Shed Demolition

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Hello everybody. When my wife and I moved into our new home there was an old shed in the backyard. It was run down and ugly, the roof wasn’t really complete and I was sure it was running rampant with scorpions. It was positioned right next to the palm tree in the backyard, which we also cleaned up and documented. I’d never done a shed demolition before, or any type of demolition work for that matter. I asked my dad visit me and help me out on this one. Since it was more hands on I didn’t get a chance to take as many images so this post will be a bit shorter and more bare.

What We Used:

The Shed

Tear Down Shed

Not a pretty piece of architecture to have in your backyard. A proper shed demolition had been long overdue. The shed had floor boards and I was certain we’d find some scorpions dwelling underneath. My dad and I wore protective clothing and gear. Long sleeve shirts, pants, sturdy shoes, and a dust mask to avoid breathing in nasty stuff.

We got to work right away and these were the steps we followed:

Removing Electrical Components

The shed was built with an electric line coming from the main circuit box outside. We flipped it off in the breaker box and tested it to make sure no electricity was flowing in the line while we worked.

Power Box

Looks like a complicated piece of equipment, but it comes together with screws. This becomes removed quite easily with a screwdriver or drill. It was the first screw we removed from the shed.

Removing the Rest of the Screws

Pretty straight forward work. We took the power drill and removed all of the screws visible to us. We started off with the door

Door Hinge

and worked our way around the shed. As we removed more screws some of the walls started to fall off and the shed began to fall apart on its own. It was built rather poorly.

Shed Demolition

The structure of the shed was weak to begin with, and removing the walls wasn’t a big challenge. Most of the wall boards were held together with nails onto the support beams. With a couple bangs with the hammer and use of the pry bar taking off these rusty old nails was no major task. Once removing the nails the boards usually fell on their own. If not, a powerful strike with a hammer or kick with a boot were enough to send them flying.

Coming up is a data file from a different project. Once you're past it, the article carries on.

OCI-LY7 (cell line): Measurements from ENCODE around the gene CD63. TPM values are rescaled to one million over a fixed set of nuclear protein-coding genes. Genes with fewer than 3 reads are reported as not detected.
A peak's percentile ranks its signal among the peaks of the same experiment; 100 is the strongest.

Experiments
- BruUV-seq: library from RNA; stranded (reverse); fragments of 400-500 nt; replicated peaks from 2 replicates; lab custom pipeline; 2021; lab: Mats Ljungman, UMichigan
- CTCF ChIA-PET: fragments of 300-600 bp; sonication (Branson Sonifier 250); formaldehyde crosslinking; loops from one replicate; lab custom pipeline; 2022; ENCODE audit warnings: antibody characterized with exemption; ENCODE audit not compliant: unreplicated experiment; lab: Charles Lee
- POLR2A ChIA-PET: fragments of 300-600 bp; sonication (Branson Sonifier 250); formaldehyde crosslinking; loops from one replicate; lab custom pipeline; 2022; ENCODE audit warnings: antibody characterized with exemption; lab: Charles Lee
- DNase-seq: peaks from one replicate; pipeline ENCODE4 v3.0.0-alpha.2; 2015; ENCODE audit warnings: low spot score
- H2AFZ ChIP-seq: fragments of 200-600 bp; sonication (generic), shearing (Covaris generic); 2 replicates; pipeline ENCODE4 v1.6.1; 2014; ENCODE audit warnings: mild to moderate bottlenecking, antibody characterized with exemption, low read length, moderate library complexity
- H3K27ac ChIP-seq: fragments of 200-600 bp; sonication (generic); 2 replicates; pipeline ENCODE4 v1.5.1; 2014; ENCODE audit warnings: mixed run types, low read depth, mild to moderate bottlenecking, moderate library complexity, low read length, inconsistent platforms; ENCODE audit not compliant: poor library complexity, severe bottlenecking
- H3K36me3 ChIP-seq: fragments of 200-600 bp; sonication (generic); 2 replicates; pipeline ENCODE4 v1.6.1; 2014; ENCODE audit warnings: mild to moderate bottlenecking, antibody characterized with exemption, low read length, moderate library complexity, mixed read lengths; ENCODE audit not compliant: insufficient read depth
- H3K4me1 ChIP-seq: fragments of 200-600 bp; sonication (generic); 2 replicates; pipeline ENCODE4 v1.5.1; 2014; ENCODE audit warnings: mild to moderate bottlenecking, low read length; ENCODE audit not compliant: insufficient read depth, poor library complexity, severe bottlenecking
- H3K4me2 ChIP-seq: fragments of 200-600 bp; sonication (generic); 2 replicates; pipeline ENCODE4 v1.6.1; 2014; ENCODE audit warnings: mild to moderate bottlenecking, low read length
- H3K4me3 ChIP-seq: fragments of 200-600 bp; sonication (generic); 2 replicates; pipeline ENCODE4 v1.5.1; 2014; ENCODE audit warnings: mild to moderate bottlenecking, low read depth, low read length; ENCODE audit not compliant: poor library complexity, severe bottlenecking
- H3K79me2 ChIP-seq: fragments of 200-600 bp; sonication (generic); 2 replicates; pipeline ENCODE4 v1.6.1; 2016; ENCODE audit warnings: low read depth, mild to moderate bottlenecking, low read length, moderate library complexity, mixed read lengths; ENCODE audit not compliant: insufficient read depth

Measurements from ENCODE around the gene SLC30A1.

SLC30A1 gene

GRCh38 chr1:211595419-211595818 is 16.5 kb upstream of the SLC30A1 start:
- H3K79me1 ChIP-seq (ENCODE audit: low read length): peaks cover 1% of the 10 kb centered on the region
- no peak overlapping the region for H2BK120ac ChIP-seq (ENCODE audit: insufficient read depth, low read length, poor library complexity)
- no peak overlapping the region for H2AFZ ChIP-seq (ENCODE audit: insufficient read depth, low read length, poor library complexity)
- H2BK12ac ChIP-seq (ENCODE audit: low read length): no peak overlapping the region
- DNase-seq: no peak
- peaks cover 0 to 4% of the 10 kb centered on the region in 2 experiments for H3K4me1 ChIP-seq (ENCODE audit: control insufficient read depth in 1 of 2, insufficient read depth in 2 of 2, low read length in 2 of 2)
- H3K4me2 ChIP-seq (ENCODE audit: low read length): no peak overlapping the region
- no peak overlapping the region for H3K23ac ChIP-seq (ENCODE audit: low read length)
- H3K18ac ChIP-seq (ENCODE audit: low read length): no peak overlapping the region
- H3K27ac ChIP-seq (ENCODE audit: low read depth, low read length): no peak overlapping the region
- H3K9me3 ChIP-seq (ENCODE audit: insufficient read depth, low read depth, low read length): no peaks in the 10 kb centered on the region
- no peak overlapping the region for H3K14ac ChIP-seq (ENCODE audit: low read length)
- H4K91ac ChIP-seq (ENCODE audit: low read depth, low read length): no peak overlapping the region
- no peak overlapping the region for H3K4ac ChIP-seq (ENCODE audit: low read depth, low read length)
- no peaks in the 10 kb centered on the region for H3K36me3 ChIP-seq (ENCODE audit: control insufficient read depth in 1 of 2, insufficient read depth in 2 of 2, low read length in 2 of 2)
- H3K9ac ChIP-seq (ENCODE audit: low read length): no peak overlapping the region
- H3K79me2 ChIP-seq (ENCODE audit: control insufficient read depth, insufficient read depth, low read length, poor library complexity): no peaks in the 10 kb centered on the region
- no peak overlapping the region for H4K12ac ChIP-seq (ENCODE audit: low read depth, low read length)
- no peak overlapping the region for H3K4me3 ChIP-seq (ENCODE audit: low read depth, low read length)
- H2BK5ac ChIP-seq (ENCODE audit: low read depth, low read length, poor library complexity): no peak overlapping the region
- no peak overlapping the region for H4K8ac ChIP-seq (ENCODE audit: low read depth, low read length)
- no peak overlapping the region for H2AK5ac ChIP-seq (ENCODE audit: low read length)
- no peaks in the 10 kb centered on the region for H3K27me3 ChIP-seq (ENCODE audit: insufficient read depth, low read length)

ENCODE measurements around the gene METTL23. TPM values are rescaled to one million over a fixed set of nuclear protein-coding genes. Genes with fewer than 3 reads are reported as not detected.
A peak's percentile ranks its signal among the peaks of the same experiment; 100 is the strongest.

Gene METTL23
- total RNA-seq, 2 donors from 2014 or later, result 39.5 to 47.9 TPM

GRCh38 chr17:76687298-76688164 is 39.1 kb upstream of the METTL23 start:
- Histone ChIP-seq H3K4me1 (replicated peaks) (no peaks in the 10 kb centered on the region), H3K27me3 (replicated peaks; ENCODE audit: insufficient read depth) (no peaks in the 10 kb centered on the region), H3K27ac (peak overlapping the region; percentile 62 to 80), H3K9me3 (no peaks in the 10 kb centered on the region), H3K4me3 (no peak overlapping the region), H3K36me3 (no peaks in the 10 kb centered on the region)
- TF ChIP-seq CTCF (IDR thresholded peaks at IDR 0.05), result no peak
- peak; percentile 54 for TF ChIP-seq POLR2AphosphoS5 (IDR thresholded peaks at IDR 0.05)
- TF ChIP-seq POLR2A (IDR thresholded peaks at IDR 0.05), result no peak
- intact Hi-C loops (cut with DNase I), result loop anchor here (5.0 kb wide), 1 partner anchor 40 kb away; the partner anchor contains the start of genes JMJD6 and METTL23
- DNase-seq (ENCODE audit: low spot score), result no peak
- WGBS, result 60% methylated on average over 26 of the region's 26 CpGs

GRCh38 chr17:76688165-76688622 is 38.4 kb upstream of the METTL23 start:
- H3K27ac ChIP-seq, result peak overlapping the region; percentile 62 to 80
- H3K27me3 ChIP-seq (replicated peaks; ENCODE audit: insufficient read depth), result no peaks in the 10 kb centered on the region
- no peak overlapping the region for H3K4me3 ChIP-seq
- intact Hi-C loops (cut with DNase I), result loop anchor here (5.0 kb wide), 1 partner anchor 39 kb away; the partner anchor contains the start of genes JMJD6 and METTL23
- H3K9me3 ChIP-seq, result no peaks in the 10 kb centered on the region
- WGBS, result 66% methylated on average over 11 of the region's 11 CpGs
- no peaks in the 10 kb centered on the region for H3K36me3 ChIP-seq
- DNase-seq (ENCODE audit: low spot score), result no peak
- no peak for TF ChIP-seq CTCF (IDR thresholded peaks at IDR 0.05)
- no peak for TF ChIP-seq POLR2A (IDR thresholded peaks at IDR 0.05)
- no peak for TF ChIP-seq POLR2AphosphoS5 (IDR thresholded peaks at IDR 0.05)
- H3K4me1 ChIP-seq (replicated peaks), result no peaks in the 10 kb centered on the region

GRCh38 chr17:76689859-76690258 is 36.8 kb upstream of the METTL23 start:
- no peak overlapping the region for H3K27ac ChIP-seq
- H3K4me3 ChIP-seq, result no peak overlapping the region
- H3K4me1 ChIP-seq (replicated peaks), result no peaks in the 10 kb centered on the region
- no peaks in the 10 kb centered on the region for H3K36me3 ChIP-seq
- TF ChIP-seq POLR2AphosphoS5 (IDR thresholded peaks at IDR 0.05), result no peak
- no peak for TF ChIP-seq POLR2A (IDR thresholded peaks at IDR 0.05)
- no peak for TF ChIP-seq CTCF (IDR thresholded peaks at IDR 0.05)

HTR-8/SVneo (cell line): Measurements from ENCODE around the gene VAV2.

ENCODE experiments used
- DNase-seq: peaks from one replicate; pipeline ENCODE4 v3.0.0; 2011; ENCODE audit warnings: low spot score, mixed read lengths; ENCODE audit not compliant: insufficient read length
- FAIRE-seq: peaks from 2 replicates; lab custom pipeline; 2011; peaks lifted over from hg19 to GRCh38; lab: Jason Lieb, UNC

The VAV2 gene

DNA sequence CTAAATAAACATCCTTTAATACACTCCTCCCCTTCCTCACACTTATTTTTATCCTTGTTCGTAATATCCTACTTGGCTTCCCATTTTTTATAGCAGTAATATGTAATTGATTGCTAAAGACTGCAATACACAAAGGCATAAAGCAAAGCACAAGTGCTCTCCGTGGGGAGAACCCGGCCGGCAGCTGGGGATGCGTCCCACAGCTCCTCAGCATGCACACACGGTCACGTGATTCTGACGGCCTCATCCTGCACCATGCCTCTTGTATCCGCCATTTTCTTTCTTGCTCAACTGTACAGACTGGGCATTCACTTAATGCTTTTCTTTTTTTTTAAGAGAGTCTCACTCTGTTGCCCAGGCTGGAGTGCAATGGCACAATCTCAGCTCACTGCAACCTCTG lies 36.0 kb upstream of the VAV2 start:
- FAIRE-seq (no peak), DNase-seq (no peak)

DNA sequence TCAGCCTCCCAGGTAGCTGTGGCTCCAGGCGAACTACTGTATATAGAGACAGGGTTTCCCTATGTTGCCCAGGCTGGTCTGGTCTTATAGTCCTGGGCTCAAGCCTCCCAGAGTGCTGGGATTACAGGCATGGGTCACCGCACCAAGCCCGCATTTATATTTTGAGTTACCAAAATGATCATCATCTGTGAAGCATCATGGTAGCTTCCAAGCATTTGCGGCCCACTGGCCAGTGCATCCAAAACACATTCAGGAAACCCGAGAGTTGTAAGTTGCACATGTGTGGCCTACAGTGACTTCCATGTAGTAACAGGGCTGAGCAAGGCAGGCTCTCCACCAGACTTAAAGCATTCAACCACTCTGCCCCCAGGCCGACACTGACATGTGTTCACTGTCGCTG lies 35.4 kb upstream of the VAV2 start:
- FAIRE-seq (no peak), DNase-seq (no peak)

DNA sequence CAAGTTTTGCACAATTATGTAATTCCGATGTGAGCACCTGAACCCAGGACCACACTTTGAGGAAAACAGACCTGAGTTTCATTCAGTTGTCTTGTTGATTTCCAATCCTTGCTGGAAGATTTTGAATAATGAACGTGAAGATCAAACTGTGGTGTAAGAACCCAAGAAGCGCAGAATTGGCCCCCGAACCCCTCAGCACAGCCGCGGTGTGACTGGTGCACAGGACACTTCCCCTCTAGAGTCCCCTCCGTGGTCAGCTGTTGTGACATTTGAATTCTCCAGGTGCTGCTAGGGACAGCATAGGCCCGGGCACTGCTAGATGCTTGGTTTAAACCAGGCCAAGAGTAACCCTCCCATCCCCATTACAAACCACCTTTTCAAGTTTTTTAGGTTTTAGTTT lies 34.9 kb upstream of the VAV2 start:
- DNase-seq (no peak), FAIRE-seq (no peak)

shed demolition

The Roof

We tried to keep the roof intact for as long as possible to use it as shade while we worked on the walls. It was a sunny day and if you’ve ever lived in Phoenix you surely know to work in the shade when you can.

After tearing down the walls and leaving the shed intact only by the power of its support beams we started removing the shingles piled on top of the shed. These were not adhered properly and came off by moving them with light force. We stacked the shingles and left them on top of our trash pile.

The roof beams were able to separate with relative ease by striking them with a hammer. Since it was weather beaten and exposed to the elements for plenty of years the wood gave way rather easily. We took down the roof beams and also piled these on top of our trash pile.

The Rest of the Shed

With no walls or roof, the support beams attached to the flooring came off with some blunt strikes with a hammer. As they were yanked off some of the floor boards started rising by the force of the strikes. We were almost done with the shed demolition yet I stirred with anxiety.

The time had come and we had to lift the floor boards and remove them from the shed. I was well protected with gloves and clothing so I tried to clean up the boards as fearlessly as I could. After lifting the first board I found the first scorpion hiding away in the shed. I managed to keep my composure and my dad (an experienced scorpion killer) struck it with the pry bar before it could get away. We disposed of the critter and carried on with our work. In total we found 3 scorpions and 2 black widows. I didn’t need to see any more venomous arachnids that day.

Clean Up

This part was rather unnerving. After removing the floor boards I was a bit jumpy during the clean up, I was worried there might be a scorpion hiding somewhere in our pile of debris. Luckily we found no more bugs and simply stacked the trash onto our truck bed. We laid all of the flat boards first and used a saw to cut some of the longer wooden beams in half. Afterwards we hauled away the old wood to the landfill to be turned into a compost made by the local city government.

Our shed demolition was complete. The scorpion headquarters (as my wife fearfully referred to it) had been removed and we didn’t have to ever see it again. I plan on using the space to possibly grow a garden. The dirt beneath it is relatively loamy and probably easily has the best growing conditions out of all of the soil in our yard. I’ll post an update of it later on.

In conclusion I hope the documentation of this task serves as a simple guide for you. If not, I hope it at least gives you the courage to try something like this without hiring someone to help you. As always, I encourage any type of comments or feedback that you might have for me. Cheers!

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